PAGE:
Having said all that, give them food, water, and nesting material, and they are likely to thrive and breed. If within your aviary, you have the facility to grow a seeding grass, then you are guaranteeing yourself a happy flock of parrot finches.

More Information about Captive Breeding


In their natural habitat breeding season starts in September with the building of a big nest of grasseshigh in the trees. In captivity the breeding season will be dictated by the climate and length of the days.

They usually produce clutches of 3-4 eggs which are incubated for about for 14 days. Two nests during a season are normal. 


In their natural habitat, they eat mainly a wide range of fruits, especially figs. This particular food item appears to be a crucial part of their diet.

A good-quality seed mix should be provided, as well as seeding grasses, various greens and live food – especially during the breeding season. They readily accept fresh fruits / veggies a lot, and greens such as parsley and dandelions. You can get a lot of free “green stuff” (safe, untreated plants please!) from your own garden to feed to them with.

Sprouted or germinated seeds are usually more easily accepted by “seed addicts” than fresh fruits and vegetables.

  • Sprouted seeds are healthier as the sprouting changes and enhances the nutritional quality and value of seeds and grains. Sprouted seeds are lower in fat, as the process of sprouting utilizes the fat in the seed to start the growing process – thus reducing the fat stored in the seeds.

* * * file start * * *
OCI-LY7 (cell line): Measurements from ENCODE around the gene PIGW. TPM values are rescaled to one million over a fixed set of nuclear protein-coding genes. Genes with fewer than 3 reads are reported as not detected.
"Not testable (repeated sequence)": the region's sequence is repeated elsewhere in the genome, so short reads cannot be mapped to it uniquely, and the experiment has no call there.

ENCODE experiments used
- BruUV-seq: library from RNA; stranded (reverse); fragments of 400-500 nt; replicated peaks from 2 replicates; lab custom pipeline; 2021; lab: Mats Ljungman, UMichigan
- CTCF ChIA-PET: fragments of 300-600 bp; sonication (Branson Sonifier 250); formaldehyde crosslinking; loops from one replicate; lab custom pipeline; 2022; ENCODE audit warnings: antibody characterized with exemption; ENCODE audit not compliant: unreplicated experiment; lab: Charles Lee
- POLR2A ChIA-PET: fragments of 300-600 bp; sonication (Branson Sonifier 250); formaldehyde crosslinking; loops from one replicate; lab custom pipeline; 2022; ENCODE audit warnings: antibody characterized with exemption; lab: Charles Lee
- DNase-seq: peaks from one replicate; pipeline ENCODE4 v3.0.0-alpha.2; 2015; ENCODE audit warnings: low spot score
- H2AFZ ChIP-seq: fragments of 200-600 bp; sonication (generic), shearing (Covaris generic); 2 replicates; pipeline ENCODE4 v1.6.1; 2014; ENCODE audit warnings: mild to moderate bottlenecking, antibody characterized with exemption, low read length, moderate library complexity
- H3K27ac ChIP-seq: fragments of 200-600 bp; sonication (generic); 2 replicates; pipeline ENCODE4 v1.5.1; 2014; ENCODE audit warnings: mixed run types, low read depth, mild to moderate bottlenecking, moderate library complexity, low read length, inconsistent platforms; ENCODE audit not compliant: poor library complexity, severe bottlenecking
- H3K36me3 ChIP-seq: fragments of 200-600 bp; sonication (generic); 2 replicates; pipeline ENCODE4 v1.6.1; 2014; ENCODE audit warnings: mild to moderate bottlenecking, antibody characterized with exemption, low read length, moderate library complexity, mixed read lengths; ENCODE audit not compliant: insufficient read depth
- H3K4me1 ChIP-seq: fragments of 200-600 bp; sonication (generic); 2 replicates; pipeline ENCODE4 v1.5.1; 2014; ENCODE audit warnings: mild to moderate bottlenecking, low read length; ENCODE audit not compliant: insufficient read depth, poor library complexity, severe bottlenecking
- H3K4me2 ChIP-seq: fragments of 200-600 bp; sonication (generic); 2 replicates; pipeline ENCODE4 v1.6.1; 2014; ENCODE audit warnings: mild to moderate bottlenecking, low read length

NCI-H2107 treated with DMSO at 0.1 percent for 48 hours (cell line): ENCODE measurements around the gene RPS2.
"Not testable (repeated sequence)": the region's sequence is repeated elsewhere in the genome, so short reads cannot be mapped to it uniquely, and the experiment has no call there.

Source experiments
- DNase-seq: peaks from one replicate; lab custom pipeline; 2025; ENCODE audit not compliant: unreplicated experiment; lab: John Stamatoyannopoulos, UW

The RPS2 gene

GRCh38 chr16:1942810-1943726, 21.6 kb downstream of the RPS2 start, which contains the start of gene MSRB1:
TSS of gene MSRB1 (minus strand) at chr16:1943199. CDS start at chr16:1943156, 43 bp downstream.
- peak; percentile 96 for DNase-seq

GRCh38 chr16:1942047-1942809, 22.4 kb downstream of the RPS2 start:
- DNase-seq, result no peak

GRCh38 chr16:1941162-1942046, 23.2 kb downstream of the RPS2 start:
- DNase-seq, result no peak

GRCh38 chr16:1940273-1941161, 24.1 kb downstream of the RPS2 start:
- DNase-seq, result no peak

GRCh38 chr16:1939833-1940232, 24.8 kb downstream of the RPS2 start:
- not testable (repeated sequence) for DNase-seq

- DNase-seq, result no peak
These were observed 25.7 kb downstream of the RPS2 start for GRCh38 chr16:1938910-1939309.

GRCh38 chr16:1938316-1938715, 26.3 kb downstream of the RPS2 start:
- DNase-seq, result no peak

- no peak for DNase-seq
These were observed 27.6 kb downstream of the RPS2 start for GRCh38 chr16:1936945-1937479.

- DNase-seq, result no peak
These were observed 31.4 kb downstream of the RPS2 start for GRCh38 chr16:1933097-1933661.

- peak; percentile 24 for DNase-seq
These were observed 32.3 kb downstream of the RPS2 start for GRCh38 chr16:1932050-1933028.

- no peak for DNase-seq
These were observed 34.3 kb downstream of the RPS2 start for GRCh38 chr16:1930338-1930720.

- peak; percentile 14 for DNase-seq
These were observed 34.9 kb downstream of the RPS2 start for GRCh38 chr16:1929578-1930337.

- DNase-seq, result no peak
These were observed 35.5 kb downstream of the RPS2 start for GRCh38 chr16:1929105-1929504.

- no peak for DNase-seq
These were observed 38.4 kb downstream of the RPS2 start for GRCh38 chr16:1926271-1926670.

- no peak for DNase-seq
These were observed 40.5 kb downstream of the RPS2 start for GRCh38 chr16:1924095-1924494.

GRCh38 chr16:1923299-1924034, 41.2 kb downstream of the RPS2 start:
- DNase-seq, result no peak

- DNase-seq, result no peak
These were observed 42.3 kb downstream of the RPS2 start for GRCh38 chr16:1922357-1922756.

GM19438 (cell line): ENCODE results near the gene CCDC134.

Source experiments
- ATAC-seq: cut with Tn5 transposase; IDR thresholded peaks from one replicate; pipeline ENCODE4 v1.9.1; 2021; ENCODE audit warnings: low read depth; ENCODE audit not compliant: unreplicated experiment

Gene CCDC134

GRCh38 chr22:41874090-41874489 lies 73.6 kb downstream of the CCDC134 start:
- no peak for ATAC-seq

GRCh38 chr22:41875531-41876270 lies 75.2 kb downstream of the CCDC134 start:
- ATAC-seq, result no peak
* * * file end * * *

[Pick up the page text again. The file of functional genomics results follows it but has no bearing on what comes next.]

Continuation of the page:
• Sprouted seeds will help balance your bird’s diet by adding a nutritious supply of high in vegetable proteins, vitamins, minerals, enzymes, and chlorophyll.
  • Soaked and germinated “oil” seeds, like niger and rape seeds, are rich in protein and carbohydrates; while “starch” seeds, such as canary and millets, are rich in carbohydrates, but lower in protein.
  • It is an invaluable food at all times; however, it is especially important for breeding or molting birds. Sprouted seeds also serve as a great rearing and weaning food as the softened shell is easier to break by chicks and gets them used to the texture of seeds.

While raising young, breeders often offer additional food items to the parents, such as hard-boiled eggs (potentially enriched with vitamins and minerals – if the diet is less than balanced), as well as sprouted seeds, and mealworms.

The fledglings readily accept live food, such as mealworms. They will take literally any size worm, and if too big to take at once, they will suck the pulp out of the worm.

Green food, on the other hand, takes them about two weeks before they accept it. But once they have gotten used to live food, their appetite is fairly insatiable.

Sprouted seed are readily accepted by birds and are highly nutritious. They make an excellent weaning food..

As with all other breeds, fresh water should be available at all times.

Specific Health Concerns:

Parrot finches spend most of the time on the ground foraging and are, therefore, susceptible to intestinal worms.

While some breeders state that these finches do not respond well to worming, others suggest the following protocol to address this health issue:

Mix 80 mils of water, 1.5 mils of Avitrol Plus, and 2.0 mils of strawberry topping. The strawberry topping seems to make it more palatable without affecting the efficacy of product.

In most cases, 3 or 4 times a year seems appropriate, particularly if you are feeding live food. However, use your own judgment on whether or how often to administer.

Whether or not such a worming routine is advisable for your own birds should be discussed with your avian vet.